Free Indirect Discourse in Emma Essay

1198 Words Mar 19th, 2013 5 Pages
Free and Direct Discourse in Jane Austen’s, Emma

Jane Austen is often considered to have one of the most compelling narrative voices in literature. Blurring the line between third and first person, Austen often combines the thoughts of the narrator with the feelings and muses of the focalized character. Emma is perhaps her most prominent example of free indirect discourse, where the narrator’s voice is often diffused into that of the characters. In the following passage, Emma takes on her role at match-maker between Mr. Elton and Harriet Smith, two naïve and somewhat air-headed characters in the novel.
Mr. Elton was the very first person fixed on by Emma for driving the young farmer out of Harriet’s head. She though it would be an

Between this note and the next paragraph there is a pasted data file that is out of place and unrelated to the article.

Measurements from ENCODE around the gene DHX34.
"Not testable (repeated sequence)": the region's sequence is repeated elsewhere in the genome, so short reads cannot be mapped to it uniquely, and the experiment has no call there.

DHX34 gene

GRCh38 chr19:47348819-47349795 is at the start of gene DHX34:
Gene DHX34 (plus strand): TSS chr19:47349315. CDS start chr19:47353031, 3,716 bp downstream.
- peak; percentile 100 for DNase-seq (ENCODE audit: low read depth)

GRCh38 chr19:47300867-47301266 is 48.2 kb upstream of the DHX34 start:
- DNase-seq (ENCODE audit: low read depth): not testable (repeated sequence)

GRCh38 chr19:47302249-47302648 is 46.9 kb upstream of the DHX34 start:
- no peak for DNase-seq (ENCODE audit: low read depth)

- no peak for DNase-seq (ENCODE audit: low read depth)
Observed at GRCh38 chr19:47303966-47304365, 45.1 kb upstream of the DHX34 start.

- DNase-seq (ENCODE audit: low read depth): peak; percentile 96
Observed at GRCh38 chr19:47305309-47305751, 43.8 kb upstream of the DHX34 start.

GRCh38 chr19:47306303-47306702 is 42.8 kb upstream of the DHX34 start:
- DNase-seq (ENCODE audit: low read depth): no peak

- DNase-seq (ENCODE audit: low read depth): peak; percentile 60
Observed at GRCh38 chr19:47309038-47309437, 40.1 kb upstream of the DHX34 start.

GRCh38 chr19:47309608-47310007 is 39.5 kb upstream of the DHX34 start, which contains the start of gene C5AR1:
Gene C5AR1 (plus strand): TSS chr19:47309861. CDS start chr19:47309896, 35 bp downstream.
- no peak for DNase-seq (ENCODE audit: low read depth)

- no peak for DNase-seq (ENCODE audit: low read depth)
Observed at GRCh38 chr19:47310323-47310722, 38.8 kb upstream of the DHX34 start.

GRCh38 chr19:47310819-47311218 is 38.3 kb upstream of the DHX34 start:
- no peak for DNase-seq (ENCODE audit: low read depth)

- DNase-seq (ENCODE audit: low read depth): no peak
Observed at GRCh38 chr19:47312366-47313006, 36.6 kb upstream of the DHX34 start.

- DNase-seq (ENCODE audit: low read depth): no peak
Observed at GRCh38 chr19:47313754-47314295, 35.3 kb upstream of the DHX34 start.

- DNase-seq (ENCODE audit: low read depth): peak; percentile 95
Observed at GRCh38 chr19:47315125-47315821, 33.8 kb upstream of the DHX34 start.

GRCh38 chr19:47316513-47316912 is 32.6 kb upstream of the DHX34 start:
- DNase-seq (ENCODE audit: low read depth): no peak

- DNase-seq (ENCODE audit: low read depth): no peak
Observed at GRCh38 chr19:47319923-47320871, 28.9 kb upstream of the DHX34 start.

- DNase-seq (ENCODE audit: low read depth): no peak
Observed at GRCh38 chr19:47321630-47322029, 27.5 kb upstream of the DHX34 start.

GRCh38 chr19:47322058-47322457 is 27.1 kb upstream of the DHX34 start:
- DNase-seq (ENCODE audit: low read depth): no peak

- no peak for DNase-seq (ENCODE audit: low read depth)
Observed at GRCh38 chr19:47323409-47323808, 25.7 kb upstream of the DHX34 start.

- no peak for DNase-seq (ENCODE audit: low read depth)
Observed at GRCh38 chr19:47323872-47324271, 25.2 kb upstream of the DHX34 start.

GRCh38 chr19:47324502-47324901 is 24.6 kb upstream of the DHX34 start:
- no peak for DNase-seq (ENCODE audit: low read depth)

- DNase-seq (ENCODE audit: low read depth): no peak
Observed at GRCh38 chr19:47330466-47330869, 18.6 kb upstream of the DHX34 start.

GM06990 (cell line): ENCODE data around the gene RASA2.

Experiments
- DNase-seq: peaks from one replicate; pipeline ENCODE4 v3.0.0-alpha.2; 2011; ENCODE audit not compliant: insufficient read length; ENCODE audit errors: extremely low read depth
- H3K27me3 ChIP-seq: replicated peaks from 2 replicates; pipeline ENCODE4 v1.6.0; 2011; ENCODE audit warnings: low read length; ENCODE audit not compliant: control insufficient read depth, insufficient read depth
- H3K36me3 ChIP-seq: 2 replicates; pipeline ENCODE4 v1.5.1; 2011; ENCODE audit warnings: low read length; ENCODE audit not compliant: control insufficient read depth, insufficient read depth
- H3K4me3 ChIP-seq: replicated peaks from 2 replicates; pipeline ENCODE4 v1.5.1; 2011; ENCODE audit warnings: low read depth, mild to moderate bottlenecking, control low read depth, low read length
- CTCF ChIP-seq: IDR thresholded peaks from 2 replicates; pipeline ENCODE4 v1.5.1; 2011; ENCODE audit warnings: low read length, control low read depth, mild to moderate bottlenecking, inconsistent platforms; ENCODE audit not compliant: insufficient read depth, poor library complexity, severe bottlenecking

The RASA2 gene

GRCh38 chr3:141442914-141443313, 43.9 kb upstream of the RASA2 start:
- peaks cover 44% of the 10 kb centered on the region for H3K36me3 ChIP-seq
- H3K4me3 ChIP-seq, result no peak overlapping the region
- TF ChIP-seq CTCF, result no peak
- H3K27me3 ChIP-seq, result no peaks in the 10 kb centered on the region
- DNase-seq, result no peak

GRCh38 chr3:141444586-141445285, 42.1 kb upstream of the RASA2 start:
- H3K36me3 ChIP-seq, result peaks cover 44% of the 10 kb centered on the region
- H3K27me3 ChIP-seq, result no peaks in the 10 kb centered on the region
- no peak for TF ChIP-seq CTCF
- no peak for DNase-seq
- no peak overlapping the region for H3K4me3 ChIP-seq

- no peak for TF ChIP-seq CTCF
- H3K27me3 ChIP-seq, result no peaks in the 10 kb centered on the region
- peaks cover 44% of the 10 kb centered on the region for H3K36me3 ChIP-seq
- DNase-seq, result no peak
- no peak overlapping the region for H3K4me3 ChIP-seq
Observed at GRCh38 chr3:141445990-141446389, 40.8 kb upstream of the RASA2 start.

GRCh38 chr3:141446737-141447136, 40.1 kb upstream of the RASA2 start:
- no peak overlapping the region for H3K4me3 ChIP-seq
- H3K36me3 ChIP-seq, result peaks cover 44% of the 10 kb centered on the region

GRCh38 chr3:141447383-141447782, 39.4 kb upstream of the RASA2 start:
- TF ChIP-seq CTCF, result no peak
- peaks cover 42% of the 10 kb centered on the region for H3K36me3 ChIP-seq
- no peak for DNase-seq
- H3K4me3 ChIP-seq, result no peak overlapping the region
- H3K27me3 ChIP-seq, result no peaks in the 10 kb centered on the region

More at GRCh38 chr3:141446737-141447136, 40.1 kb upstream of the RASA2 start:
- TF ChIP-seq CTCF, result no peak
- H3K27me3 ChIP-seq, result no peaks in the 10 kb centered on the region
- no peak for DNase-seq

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It almost sounds as if Austen is bragging that Emma was the first to think of this earthshattering idea, but then again, was it Austen or Emma who was bragging? It is hard for the reader to decide. Emma thought the idea so obvious that everyone must have already thought it, but what made her idea better was that it was had first. If a strict third person narrator would have related Emma’s idea to us, we would not get as much insight into why it was such a good idea and Emma’s thought process on it. Perhaps a third person narrator would have simply said, “and then Emma had the idea that Mr. Elton could replace the unworthy farmer.” In the next couple of sentences, Emma continues her stream of consciousness by listing the qualities that make Mr. Elton a suitable match for Harriet. This portion of the passage reflects Emma’s subjectivity and can be considered “a transcript of [her] conscious thought” (Gunn, 40). These considerations were not being made by the narrator. The person telling Emma’s story has no gain or loss in who Harriet decides to marry, but to Emma, it is of the utmost importance. This shows that the stream must be originating from Emma’s consciousness, and not that of the narrator. The reader can hear Emma’s judgments especially in the phrase, “quite the gentleman himself,” which shows that she thinks all of these qualities that Mr. Elton possesses makes him a worthy gentleman, and thus a candidate for

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